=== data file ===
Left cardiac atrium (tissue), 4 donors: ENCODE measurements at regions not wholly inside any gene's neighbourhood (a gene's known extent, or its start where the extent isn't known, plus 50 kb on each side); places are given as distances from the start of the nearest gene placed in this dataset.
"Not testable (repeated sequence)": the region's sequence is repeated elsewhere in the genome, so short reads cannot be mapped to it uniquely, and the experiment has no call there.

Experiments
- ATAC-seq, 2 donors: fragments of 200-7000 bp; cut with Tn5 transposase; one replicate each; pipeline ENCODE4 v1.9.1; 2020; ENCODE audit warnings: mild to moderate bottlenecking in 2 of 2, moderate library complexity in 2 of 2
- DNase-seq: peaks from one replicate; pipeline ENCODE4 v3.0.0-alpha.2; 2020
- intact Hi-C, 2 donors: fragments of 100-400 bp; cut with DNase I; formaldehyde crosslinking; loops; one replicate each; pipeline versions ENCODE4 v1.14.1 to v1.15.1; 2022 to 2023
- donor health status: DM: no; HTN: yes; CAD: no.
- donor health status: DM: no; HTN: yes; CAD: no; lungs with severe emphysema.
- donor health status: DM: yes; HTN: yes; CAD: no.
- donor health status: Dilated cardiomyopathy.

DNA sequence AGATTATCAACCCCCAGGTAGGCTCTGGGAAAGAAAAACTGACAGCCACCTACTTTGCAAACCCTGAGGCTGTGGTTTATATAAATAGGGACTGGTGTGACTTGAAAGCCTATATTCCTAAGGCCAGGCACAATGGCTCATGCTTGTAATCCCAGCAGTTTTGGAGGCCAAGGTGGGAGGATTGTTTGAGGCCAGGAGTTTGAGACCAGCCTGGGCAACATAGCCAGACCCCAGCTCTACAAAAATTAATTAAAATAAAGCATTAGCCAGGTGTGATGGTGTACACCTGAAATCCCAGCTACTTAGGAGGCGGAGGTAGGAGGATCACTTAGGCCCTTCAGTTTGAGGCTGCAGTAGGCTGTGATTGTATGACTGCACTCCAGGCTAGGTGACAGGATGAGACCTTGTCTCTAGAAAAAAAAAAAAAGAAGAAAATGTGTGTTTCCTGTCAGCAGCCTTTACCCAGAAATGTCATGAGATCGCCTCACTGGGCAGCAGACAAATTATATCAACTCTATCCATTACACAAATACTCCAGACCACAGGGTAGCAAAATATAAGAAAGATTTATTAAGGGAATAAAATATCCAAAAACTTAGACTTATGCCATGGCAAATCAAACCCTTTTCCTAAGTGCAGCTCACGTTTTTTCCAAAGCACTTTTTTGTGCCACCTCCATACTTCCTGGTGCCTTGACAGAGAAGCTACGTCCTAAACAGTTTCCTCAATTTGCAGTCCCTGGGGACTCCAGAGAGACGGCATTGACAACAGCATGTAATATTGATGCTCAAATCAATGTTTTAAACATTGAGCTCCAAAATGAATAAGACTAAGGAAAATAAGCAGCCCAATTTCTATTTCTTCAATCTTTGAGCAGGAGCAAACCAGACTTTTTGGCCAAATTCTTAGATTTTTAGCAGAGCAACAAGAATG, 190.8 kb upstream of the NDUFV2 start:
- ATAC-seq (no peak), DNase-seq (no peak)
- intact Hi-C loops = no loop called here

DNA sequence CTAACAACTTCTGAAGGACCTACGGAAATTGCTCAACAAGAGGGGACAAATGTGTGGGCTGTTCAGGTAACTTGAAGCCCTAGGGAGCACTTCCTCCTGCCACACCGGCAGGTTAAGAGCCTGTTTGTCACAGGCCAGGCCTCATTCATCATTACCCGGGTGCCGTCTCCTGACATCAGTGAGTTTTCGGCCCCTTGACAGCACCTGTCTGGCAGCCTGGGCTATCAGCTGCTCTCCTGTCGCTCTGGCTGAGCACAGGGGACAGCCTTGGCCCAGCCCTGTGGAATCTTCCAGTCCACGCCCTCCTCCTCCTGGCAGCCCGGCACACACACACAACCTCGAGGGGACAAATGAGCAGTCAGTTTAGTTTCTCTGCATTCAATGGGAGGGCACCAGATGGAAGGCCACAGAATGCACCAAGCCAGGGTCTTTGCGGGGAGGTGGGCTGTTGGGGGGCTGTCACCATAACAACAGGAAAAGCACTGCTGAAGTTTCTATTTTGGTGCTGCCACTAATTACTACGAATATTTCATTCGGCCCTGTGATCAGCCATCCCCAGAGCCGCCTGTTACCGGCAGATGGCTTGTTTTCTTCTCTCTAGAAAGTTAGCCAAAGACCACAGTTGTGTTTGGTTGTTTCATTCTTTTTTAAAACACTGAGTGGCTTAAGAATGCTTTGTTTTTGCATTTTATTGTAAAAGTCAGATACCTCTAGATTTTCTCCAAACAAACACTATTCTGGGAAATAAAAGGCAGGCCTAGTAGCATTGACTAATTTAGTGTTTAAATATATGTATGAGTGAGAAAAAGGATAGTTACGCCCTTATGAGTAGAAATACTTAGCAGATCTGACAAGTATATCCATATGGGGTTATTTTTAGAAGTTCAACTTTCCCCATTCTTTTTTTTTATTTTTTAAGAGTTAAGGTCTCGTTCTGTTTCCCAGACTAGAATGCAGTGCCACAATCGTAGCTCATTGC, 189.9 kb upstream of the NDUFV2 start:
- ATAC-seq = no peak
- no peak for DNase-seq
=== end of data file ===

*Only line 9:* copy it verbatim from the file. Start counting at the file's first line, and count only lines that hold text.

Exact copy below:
- donor health status: DM: yes; HTN: yes; CAD: no.